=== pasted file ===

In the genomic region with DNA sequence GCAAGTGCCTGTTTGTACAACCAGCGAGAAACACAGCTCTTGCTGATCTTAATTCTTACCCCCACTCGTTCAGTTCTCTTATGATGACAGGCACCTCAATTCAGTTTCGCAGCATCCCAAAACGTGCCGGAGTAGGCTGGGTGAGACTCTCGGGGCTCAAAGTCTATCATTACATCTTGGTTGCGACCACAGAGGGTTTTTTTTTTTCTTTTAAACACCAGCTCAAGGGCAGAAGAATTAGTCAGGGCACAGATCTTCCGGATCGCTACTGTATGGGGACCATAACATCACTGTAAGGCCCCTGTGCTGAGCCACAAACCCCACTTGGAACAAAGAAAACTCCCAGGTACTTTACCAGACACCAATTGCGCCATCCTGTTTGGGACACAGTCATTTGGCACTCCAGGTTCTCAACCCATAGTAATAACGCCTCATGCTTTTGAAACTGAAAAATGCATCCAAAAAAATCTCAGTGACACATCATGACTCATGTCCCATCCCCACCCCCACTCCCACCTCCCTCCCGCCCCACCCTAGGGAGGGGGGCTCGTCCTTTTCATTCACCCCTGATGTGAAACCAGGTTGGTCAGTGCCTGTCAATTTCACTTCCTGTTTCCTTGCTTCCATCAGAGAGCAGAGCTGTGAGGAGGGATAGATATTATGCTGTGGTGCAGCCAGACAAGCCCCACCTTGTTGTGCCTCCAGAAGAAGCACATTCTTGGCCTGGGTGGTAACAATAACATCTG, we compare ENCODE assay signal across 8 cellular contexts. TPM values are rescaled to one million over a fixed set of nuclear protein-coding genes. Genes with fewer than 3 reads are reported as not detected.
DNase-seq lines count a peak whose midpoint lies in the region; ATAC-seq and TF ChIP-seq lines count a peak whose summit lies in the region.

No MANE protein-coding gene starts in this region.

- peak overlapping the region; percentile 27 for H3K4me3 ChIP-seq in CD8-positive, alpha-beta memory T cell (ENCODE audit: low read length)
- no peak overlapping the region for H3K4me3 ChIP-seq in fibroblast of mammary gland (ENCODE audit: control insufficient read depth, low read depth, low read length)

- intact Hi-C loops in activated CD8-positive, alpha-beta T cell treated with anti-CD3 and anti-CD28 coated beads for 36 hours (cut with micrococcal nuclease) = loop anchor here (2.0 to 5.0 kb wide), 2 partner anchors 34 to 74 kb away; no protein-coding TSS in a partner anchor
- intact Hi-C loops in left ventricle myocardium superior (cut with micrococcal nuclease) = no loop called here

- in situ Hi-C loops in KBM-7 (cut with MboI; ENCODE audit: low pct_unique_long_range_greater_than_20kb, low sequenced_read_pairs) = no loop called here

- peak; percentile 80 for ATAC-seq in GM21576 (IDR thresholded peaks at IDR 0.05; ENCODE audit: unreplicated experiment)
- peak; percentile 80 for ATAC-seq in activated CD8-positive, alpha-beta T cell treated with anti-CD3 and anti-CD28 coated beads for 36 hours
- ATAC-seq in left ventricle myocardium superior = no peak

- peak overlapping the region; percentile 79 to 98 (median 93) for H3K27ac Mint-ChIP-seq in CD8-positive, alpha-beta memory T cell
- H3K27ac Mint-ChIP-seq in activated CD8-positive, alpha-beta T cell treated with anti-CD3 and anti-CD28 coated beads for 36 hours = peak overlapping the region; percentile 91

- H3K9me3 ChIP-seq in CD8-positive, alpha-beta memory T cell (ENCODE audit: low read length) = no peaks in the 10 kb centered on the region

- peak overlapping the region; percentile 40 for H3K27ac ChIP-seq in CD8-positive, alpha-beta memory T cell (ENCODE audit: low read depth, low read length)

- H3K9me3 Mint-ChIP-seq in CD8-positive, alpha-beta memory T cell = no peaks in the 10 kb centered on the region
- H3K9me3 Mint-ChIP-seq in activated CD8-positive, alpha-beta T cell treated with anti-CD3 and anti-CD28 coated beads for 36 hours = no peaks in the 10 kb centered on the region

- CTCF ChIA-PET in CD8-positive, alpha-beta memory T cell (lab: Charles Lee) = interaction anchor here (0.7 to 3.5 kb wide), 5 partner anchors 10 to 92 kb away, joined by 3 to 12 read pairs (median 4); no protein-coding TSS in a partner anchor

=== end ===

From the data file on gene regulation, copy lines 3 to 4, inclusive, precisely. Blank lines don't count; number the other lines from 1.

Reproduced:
No MANE protein-coding gene starts in this region.

- peak overlapping the region; percentile 27 for H3K4me3 ChIP-seq in CD8-positive, alpha-beta memory T cell (ENCODE audit: low read length)